While the world remembers Neil Armstrong’s “One Small Step” and Apollo 13’s “Houston, We’ve had a problem here,” the visits, footprints, and rover tracks at Hadley–Apennine, Descartes Highlands, and Taurus–Littrow Valley are certainly less well-remembered. Even the individuals who took these steps, including Jim Irwin, Charlie Duke, and Harrison Schmitt, are not the easiest of names in the Apollo Program to recall. Of note, Irvin, Duke and Schmitt all authored excellent books later in life that are worth adding to your collection. Each of the commanders of these missions: Dave Scott, John Young, and Gene Cernan, Gemini and Apollo giants that they are, are oft-forgotten for those who do not read and study this particular section of space-exploration history. It is also worth mentioning that, although not covered in Swift’s account, the Command Module Pilots: Al Worden, Ken Mattingly, and Ron Evans spent the longest amount of time flying solo around the moon and conducting their own scientific experiments.

Swift divides his new work into seven different sections, more or less covering the principal characters, the ‘Practical Considerations’ of building a lunar automobile, which also details the various designs and concepts for lunar vehicles never produced – Oberth’s moon car is worth looking up – and two sections on building the rover. However, it is section six, ‘Across the Airless Wilds’ where Swift really shines. Here the book is strikingly similar to the ‘Outward Odyssey’ Series by the University of Nebraska Press. If you enjoyed these books on the Apollo program, Swift’s work is definitely one you will want to read. The final three Apollo missions (the ‘J’ missions) were the ultimate in scientific exploration. Swift’s account of the rover’s operations clearly demonstrates that much of the discoveries made during these missions were not possible were it not for the Lunar Rover.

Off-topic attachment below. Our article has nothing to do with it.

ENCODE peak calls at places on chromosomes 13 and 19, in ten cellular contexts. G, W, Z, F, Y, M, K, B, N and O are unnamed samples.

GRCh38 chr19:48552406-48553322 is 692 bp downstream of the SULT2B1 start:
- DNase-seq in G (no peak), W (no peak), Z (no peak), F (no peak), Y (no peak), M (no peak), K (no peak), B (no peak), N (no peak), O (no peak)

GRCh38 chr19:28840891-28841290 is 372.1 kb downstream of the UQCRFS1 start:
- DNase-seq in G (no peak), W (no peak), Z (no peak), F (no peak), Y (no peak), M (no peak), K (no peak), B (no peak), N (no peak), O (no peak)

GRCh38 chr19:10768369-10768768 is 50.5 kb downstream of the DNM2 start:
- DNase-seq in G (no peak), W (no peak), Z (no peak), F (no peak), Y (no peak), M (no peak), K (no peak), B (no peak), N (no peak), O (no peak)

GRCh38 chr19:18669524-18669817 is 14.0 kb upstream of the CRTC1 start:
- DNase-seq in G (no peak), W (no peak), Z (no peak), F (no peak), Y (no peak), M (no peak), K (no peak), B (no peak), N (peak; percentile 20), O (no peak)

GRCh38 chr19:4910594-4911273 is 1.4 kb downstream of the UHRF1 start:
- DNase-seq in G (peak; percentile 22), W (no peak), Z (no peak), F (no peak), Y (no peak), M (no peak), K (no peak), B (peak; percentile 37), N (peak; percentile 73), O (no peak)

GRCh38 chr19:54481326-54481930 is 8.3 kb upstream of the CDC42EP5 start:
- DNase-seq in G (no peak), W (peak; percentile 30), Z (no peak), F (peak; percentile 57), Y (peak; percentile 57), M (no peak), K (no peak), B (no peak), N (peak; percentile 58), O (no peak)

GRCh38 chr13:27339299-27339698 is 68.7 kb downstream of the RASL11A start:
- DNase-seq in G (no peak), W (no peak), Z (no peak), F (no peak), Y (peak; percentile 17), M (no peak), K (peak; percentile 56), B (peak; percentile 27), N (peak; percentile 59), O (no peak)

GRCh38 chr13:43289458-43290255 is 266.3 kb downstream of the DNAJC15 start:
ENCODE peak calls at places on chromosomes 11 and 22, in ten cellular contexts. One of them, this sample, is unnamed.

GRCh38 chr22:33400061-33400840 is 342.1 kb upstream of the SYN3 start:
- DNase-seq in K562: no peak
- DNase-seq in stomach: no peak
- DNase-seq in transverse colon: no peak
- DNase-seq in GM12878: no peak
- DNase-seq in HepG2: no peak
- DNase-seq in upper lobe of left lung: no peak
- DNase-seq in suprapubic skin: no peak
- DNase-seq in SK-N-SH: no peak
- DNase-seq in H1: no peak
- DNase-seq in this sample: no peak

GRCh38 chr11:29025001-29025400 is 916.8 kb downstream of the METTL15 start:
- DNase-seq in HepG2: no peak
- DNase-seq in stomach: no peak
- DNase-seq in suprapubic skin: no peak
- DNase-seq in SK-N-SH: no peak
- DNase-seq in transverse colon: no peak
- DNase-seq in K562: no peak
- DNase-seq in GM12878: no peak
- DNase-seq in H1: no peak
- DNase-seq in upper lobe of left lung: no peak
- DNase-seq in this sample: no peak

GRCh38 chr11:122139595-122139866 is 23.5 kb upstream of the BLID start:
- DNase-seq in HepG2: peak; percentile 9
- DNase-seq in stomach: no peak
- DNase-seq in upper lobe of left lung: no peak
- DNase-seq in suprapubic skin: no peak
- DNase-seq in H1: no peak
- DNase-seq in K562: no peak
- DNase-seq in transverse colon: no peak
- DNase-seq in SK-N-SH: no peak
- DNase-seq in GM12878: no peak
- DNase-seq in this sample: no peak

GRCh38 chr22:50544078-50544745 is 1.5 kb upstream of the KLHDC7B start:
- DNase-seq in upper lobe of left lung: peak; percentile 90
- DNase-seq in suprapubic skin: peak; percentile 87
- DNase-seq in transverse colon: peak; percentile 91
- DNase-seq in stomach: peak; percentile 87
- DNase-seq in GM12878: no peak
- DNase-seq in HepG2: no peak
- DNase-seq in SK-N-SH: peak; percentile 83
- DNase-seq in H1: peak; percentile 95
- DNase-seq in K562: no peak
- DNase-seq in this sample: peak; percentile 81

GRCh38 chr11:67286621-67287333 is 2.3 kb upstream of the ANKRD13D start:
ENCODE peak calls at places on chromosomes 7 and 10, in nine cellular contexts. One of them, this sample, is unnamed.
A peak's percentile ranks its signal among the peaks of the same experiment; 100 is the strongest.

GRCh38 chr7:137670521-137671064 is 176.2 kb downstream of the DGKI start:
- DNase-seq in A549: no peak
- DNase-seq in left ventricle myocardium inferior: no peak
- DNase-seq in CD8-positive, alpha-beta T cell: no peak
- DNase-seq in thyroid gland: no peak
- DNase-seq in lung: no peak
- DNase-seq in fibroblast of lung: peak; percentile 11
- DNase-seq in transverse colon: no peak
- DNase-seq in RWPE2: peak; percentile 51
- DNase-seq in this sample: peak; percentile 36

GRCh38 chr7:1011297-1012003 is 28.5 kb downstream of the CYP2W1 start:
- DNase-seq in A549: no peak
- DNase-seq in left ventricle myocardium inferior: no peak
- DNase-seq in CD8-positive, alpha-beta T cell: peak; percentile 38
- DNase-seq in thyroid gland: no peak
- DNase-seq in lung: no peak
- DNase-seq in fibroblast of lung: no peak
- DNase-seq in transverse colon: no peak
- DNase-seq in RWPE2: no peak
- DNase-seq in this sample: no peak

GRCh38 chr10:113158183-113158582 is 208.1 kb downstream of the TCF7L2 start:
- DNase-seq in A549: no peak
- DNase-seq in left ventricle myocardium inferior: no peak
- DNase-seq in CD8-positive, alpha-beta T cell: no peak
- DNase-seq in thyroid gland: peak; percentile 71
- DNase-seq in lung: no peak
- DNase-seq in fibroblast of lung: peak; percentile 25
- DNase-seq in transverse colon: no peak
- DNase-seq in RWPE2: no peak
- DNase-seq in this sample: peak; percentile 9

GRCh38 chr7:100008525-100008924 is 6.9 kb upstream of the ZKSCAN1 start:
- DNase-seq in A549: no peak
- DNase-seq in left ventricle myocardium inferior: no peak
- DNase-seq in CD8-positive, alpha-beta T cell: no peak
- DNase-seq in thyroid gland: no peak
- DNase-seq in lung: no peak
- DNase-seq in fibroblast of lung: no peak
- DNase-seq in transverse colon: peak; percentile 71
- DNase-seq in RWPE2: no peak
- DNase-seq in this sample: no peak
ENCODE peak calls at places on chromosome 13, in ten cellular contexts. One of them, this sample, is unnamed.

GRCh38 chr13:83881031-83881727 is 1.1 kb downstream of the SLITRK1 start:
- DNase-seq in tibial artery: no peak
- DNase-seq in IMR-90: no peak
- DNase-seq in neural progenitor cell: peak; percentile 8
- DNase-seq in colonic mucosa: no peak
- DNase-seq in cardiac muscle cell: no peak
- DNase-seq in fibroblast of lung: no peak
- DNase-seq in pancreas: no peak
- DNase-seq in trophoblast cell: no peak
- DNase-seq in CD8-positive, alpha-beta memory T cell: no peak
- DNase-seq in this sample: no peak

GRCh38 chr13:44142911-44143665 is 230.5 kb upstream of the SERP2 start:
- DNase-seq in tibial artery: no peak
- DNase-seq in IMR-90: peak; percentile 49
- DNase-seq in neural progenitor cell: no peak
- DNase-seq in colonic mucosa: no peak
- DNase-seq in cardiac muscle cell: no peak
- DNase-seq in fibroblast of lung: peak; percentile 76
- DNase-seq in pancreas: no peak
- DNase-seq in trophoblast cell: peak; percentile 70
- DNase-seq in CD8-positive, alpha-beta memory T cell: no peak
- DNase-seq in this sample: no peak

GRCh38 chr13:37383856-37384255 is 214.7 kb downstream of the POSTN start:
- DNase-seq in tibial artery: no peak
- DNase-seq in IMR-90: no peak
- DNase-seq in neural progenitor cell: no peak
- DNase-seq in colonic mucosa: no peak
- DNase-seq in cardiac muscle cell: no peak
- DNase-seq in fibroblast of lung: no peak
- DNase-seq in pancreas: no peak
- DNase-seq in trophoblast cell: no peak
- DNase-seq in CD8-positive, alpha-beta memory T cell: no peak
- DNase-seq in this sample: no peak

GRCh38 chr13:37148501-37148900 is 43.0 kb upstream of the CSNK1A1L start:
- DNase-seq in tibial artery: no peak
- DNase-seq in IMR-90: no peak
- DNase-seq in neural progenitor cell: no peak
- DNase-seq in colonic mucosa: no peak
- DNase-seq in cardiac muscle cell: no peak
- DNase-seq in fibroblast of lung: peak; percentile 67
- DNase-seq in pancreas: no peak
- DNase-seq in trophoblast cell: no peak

There are some minor drawbacks to be found herein. Swift admits this is not an academic work. Since the version provided to From Balloons to Drones was an advanced reader’s copy, I cannot speak for his bibliography. Swift often breaks into the first-person perspective, and for a work of non-fiction, this can be slightly distracting. However, since these sections discuss Swift’s travels across the country to meet with the creators of the rover or visit the locations where it was tested, this is a relatively minor distraction.

Across the Airless Wilds is part history, part travelogue, but one hundred per cent terrific space history. Swift has written a book that provides unique, personal accounts and, at the same time, is deeply researched and throws fresh light onto a well-traversed subject.

Dr Brian Laslie is a US Air Force Historian and currently the Command Historian at the USAF Academy. A 2001 graduate of The Citadel and a historian of air power studies, he received his Masters’ from Auburn University Montgomery in 2006 and his PhD from Kansas State University in 2013. He is the author of three books with his most recent being Air Power’s Lost Cause: The American Air Wars of Vietnam (2021). His first book, The Air Force Way of War (2015) was selected for the Chief of Staff of the Air Force’s 2016 professional reading list and the 2017 RAF Chief of the Air Staff’s reading list. He can be found on Twitter at @BrianLaslie.